And signed my kids up for basketball at the local school before I found out I was going to have to drive to and from practice 5 nights a week at 2 different schools with 3 different start/end times for 5 separate teams with 5 separate games on Saturdays and sell my soul itself to the Ravenous Basketball Devil, so I unsigned them. My poor babies. They are forced resign to a life of certain temporary incarceration for petty crimes and the unending bind of leather couch weekly therapy sessions because their mother  couldn't deal with the demands of the hoop.

And then school. I could not possibly accomplish every absolutely imperative item on the long to do list each day. I simply could not. The 6 year old should be writing reports about historical figures, like her peers, by now. She's not.

And my dear jet black poodle. He's almost a year and a half and he's soiling the floor again.

I must have failed a thousand ways before I roused myself from sleep Sunday morning.

So I cried. Pitiful, wet tears of anguish over the woman I am not, over the mother I am not.

And I've felt a bit fragile, vulnerable, weepy ever since.
But then there was today. Where I accepted hugs so numerous I could not count, the ones that kept me constrained, still, immobile though I had work to do from the 8 year old who shrieked and sniveled his way through the weekend.

And today I found a glass of ice water with a note that said, "To Mom" waiting for me when I returned home from my sweaty belly band jog sure to produce not a single pound of weight loss.

And today I received a barely-legible-though-I-can-make-it-out love letter from the darling daughter who has yet to write a report of any kind.

And today I remembered that through time and age and friendship-there-isn't-ever-enough-time-for and parenting and good books of those who have gone before me and God ministering to my heart I'm learning to accept a new, gentler, more palatable experience of grace. One where I don't have to perform or measure up or behave myself into favor. One that just is. There. Faithful. Present. Pursuant. Unending.

Liberal in its generous application. Grace I'm learning to afford myself.

I could not ever be mad at a boy who made me a picnic lunch.

Tuesday, October 14, 2014

Toosday, the day before Winday.

I can hardly correct this girl's work. S E R I ously. How stinking cute is that "cursive" she's "teaching" herself because I am clearly too remiss in the pretty script department to show her how to properly write fancy, twirly letters? I mean. Dream snatcher. That's me.  And Toosday? Of course ! Duh. WHY are the big humans spelling like this: TUESday when it should be like this: TOOSday? *Obviously* People. Let us learn from the little ones. Lead the way, baby. Toosday it shall be. A+ for you, Clover True. If I could type you up some cursive this very minute, I would.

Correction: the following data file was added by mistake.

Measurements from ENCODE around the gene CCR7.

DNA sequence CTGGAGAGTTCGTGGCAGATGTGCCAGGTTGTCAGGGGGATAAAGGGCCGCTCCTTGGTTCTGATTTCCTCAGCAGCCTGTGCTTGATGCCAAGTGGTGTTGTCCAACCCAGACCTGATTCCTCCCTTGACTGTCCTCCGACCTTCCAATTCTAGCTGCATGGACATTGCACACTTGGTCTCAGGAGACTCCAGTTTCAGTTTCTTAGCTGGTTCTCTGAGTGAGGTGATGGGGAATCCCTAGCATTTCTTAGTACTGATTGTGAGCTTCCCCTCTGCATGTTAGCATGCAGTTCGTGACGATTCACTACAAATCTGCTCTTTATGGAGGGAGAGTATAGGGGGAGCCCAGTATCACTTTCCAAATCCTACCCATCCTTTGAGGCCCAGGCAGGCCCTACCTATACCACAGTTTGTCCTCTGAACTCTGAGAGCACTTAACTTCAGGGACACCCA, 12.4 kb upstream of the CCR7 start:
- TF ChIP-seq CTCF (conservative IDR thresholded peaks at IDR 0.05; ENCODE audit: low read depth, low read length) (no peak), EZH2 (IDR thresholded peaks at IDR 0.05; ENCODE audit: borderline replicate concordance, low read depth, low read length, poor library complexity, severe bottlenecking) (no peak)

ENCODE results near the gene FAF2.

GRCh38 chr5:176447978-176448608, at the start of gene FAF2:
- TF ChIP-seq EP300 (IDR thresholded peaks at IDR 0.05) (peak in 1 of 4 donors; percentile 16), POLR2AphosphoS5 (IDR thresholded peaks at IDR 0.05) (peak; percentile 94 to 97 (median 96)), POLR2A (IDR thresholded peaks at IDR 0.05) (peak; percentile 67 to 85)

And what about those backwards letters? Fantastic! Marching to the beat of their own drum, they are. Not a thing wrong with a little individuality, sweetie pie sugar cube honey pot rainbow sparkle plum cake. Not. A. Thing. Your mommy will cry big salty tears the day they all turn around to face properly forward from here to forever more. Maybe it will be a Winday. A sad, sad Winday. 
And those TEETH. The new, big ones with the giant gap between. I could eat them up. Crunch, crunch, crunch. Your jack o lantern grin melts my frozen chambers into drippy puddles. My heart rises up big and round and spilleth over sugary gratitude all around the place. Love. Sweet, sweet love. You are my babiest girl.
There aren't words. There just aren't words.
There's only heaven on earth.
I spent a while this morning listening to Christine Moers Youtube videos on therapeutic parenting. Good, good stuff. I needed a refresher! It's been a while since I'd seen them. Years, actually. Practical tools from a MOTHER who has DEALT with this stuff - things I CAN ACTUALLY DO. If you live in the trenches with wounded kids whose behaviors tend to drive you to the brink of batty, you might want to take a few minutes to listen too. Maybe they will lift you the way they do me.

Monday, October 13, 2014

To Myself: A Reminder

A billowy thing, it comes bustling back into our lives ushering in waves of fresh but familiar heart dropping emotions. It often it catches me by surprise. I relax. I ease up and swell lazy with complacency. The daily routine takes over. I observe progress causing me to breathe in the satisfying air of hard earned accomplishment. I want to settle in for a new reality, to believe we have moved past all of that. 

She is such a darling girl, a gentle soul, a speaker of softness.

Things feel normal for a while. Not a We Are The Family I Want Us To Be normal, but an I Can Accept What Is normal.

I forget the pain behind her eyes, her deep seated mournful sorrow, the mistrust she holds dear at all costs, her self protective urge to push, push, push me away, driving me far from her.

Then the behaviors flare up. I am mystified. How can we still be here five years later? It works. She shoves and drives and maneuvers herself into her most comfortable position: undesirable. It's so much more soothing than the alternative: closeness.